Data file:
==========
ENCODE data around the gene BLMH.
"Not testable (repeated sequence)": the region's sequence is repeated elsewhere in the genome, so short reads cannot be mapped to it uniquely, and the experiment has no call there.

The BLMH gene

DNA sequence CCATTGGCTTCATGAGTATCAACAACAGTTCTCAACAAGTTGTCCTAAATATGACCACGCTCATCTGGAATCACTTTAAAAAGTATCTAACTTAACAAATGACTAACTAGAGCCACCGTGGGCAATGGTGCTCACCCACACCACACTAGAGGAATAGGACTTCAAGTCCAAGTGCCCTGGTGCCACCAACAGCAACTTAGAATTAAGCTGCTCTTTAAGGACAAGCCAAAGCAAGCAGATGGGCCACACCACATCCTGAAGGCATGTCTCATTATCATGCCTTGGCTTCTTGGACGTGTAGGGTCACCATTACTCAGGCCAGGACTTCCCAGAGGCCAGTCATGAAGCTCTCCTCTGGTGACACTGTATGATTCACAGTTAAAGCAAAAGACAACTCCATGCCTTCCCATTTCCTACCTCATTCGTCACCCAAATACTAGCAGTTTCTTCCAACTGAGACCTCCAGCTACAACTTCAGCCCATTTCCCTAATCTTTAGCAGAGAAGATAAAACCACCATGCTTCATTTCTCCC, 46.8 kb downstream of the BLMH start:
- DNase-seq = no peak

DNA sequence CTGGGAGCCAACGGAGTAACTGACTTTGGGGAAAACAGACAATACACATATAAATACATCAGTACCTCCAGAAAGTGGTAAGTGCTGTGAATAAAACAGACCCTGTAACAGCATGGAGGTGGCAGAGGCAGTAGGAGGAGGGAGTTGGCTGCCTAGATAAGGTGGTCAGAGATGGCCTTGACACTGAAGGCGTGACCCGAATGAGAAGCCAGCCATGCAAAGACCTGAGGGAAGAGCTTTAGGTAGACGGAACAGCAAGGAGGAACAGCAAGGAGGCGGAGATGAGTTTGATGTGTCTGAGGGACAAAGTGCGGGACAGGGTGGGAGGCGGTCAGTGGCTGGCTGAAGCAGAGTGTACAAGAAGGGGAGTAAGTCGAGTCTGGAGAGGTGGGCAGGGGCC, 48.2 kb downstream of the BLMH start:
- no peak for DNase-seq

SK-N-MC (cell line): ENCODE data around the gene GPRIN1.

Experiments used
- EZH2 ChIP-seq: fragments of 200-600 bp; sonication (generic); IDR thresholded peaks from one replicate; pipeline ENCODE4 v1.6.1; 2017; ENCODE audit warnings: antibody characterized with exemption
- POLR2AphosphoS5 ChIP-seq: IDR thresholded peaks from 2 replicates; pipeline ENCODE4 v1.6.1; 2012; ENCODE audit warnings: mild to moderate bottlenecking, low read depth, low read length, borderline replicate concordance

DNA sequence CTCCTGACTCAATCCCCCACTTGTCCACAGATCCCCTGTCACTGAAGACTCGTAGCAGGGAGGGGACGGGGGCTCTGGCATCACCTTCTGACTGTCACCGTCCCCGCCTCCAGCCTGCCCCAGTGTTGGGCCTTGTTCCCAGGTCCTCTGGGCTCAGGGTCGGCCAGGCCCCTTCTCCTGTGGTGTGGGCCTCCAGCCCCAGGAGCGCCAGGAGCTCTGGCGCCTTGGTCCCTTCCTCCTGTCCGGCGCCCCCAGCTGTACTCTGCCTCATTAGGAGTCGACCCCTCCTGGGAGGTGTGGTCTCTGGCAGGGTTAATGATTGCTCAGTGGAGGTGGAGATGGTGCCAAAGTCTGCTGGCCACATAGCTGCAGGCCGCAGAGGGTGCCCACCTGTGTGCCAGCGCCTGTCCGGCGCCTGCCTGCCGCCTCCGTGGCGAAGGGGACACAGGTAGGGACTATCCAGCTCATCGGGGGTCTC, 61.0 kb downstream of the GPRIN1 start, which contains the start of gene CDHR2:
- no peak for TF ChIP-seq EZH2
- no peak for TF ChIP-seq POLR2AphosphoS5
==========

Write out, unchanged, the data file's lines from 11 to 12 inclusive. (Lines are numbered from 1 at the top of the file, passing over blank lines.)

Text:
- POLR2AphosphoS5 ChIP-seq: IDR thresholded peaks from 2 replicates; pipeline ENCODE4 v1.6.1; 2012; ENCODE audit warnings: mild to moderate bottlenecking, low read depth, low read length, borderline replicate concordance

DNA sequence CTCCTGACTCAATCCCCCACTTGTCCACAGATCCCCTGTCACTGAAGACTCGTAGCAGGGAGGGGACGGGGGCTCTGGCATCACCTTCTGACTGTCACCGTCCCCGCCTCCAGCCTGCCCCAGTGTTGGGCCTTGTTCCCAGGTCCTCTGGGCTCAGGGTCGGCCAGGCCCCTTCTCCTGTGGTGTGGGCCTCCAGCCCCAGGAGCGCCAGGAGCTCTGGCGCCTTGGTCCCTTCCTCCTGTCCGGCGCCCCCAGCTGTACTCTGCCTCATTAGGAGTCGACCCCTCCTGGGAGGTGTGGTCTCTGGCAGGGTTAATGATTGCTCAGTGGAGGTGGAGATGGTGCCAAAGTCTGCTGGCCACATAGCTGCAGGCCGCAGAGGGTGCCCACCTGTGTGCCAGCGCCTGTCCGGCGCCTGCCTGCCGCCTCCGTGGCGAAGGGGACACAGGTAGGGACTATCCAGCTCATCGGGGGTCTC, 61.0 kb downstream of the GPRIN1 start, which contains the start of gene CDHR2: